Q: I’m about to retire and live alone in a condo. I recently adopted a 2-year-old female miniature pinscher, Mitzi, from a humane society. I was told Mitzi had some “issues,” because she was abused. She is slowly acclimating to her new life but is scared of loud noises and quick movements. Most of all, she is very aggressive on the leash when we meet other walkers with their dogs. I had her in several obedience classes, and all she did was shake from fear of the bigger dogs and the chaotic barking. She wanted to attack the smaller dogs. The trainer suggested spraying her with water when she acts up, which I’ve done, but it hasn’t solved the problem entirely. I’m looking forward to spending many stress free years with my little girl.
A: First, put away the spray bottle. In the short term, the surprise spritz in your dog’s face stops barking intermittently. However, as a long-term solution on the path to “many stress-free years with my little girl,” it is not recommended by Dog Lady. You don’t want your dog to fear you ever. Your Mitzi should look up to you — figuratively. You want her to feel calm enough to obey you and not worry about the other dogs. Teach your dog “sit and stay” with a yummy treat dangling. This is an exercise in which you command your dog to focus on you while telling her to sit and be quiet. When she does what she’s told, you praise her effusively and give her the treat.
Your immediate need to take her to training is admirable, but the high-strung Mitzi doesn’t need any more chaotic barking and noses in her face. Walk her for bonding and socialization. She needs to get used to other dogs, loud noises, big trucks, whatever. And walk her for the exercise. Get to know Mitzi by training her. Buy her a bed so she has her cozy, safe place. Be serene around her — or try to be. The last thing any dog — or person — needs is a screamer with a spray bottle.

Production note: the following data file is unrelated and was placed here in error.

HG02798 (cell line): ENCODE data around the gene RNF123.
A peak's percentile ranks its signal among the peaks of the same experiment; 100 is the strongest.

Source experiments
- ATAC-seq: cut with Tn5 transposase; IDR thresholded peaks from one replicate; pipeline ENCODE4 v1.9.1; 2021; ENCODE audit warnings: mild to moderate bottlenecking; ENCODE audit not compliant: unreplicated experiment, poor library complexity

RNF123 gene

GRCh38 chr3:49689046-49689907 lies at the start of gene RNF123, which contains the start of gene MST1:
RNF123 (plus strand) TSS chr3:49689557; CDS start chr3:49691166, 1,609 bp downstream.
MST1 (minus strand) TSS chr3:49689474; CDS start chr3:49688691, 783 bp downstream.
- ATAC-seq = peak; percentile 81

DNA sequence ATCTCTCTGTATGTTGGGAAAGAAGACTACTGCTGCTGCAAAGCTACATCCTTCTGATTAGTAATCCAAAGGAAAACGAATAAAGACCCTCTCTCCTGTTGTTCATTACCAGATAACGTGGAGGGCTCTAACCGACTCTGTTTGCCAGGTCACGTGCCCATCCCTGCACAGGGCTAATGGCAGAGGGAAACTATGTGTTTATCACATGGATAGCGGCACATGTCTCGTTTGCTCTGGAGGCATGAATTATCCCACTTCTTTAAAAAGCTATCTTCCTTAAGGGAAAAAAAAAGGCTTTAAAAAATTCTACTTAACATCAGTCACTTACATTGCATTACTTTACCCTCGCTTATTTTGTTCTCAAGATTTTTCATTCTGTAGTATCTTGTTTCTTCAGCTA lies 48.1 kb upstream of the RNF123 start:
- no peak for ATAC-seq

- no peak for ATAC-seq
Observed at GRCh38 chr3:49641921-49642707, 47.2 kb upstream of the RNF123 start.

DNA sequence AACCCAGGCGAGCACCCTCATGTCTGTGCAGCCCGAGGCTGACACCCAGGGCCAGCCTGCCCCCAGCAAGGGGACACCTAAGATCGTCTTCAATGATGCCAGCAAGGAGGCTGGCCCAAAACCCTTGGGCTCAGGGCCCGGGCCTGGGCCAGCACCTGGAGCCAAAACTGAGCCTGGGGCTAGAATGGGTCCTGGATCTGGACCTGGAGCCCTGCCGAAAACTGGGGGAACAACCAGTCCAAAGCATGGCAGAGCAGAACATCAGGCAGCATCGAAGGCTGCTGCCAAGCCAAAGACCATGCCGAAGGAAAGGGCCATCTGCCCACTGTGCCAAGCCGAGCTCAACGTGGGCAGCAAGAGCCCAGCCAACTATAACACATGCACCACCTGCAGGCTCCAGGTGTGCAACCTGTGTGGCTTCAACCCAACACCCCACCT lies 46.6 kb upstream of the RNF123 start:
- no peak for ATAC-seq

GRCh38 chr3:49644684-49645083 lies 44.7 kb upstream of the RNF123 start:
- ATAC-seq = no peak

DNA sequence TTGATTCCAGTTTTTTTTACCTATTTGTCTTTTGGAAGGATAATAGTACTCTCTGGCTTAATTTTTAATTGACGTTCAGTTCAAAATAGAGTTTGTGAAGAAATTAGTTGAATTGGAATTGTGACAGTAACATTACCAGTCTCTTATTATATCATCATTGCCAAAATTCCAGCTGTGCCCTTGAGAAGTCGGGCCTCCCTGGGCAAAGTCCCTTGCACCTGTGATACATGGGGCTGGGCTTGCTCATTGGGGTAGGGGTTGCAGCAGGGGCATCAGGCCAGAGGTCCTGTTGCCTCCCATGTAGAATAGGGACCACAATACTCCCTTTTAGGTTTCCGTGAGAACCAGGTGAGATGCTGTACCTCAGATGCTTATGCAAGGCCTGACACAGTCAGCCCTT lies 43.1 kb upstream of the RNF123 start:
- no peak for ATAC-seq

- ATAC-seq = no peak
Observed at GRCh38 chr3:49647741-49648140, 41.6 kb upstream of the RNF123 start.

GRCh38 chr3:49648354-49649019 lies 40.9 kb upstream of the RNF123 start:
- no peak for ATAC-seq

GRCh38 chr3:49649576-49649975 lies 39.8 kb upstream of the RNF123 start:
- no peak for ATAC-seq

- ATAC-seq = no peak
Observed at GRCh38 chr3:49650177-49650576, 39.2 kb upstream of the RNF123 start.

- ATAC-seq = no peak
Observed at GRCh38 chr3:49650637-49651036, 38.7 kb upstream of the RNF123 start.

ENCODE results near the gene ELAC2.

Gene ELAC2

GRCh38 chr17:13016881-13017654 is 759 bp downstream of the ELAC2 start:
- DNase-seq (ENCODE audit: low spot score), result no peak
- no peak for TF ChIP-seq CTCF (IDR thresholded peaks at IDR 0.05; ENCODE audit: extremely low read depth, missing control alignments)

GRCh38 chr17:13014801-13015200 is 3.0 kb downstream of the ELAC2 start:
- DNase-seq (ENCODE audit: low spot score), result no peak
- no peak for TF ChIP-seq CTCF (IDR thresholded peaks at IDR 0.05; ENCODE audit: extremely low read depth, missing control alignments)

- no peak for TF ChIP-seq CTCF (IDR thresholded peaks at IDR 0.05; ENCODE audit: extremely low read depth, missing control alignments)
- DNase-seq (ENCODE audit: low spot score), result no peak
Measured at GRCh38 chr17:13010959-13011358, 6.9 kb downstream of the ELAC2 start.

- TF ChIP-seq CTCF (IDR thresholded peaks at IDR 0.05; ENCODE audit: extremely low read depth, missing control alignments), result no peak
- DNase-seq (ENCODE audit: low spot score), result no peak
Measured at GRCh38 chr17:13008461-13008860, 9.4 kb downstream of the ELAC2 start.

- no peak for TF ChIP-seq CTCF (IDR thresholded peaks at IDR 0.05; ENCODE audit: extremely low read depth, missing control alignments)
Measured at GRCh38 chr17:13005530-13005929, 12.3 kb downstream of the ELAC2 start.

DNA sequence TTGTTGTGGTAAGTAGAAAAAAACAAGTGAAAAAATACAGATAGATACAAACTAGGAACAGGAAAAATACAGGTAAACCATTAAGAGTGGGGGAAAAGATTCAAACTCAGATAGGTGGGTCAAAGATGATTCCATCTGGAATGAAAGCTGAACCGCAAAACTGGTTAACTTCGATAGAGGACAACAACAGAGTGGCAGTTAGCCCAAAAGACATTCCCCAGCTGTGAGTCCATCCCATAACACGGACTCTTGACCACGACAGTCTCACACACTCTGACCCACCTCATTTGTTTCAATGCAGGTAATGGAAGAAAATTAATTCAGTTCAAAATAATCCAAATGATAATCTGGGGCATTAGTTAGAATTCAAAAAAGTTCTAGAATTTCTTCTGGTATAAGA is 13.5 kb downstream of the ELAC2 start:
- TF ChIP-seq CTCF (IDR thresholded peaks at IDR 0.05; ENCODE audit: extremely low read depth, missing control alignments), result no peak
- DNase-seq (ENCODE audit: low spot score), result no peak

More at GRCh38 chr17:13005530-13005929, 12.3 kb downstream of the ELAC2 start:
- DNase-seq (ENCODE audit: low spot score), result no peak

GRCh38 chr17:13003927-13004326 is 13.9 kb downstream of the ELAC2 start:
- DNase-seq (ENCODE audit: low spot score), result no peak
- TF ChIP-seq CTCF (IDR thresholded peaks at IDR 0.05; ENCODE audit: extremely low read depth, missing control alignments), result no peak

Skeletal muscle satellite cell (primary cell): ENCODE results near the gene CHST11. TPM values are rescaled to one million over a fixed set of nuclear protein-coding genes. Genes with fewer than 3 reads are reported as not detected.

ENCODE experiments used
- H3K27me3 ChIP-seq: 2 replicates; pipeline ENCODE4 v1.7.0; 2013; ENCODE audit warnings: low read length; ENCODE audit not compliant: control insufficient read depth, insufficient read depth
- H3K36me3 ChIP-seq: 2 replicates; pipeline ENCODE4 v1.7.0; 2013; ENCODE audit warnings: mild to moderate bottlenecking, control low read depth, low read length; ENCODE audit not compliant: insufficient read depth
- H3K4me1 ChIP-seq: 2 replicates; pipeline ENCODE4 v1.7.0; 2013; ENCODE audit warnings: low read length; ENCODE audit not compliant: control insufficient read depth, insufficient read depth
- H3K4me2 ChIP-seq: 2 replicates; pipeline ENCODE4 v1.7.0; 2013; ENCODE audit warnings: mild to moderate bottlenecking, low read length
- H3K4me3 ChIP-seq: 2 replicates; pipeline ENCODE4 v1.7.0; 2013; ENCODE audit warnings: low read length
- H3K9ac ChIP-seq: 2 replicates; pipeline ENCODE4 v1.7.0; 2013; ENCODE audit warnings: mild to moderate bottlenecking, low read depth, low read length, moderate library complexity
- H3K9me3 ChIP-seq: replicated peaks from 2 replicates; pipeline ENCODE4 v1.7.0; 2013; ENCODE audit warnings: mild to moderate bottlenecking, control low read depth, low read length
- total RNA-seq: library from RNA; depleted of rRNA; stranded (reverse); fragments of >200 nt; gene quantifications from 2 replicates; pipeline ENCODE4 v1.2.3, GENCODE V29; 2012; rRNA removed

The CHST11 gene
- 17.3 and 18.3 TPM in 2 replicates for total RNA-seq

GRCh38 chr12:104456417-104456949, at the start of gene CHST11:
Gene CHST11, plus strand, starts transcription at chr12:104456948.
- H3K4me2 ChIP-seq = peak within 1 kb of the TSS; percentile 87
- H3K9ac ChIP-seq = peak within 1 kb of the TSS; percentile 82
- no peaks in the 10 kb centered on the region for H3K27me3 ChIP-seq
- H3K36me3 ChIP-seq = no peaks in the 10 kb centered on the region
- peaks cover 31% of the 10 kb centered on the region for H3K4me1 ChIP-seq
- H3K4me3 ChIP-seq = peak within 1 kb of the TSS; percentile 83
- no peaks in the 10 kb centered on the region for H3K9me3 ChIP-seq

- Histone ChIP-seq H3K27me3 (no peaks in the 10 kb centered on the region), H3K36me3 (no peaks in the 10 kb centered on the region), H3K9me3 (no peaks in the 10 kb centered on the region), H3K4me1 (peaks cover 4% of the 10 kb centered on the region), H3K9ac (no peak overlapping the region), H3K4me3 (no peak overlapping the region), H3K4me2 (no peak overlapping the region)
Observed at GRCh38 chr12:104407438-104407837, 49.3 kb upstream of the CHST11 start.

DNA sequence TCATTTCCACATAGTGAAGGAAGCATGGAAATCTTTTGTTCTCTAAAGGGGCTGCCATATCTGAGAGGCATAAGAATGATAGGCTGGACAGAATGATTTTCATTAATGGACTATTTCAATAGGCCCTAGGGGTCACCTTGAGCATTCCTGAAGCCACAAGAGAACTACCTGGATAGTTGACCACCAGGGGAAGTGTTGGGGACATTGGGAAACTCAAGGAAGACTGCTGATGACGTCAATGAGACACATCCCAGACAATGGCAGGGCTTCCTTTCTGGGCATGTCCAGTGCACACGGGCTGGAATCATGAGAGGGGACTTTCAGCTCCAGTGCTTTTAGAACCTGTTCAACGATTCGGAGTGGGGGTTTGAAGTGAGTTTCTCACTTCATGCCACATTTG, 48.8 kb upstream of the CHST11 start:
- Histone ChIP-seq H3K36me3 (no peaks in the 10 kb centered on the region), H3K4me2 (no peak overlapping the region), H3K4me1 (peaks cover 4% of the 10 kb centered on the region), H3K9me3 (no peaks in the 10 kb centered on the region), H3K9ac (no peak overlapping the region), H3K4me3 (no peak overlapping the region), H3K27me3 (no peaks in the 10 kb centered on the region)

Q: My husband and I have two female Italian greyhounds, Sophia and Gina. Sophia is 81/2. Gina is 9. Sophia is timid when people and things are too noisy inside the house for her. The main problem is that they no longer want to use their litter box. That’s what they were used to when we first got them. We keep it clean, but still they choose to go on the big rug or the little rugs in the hallway.
A: Bring them out of the house to do their business. These dogs may have been trained to use a litter box, but, basically, they were given permission to go inside the house. Don’t expect them to know the difference between litter boxes and rugs. If you want to wean them from their nasty habits, you have to walk them and house-train them by praising them and giving them treats when they go outside so they learn the better option. It’s easy to indulge Italian greyhounds because they are small and feline-nimble in their movements. These are dogs and require the same training and discipline as a Great Dane.
Monica Collins offers advice on dogs, life and love. Her website is askdoglady.com or facebook.com/askdoglady. Contact her at firstname.lastname@example.org.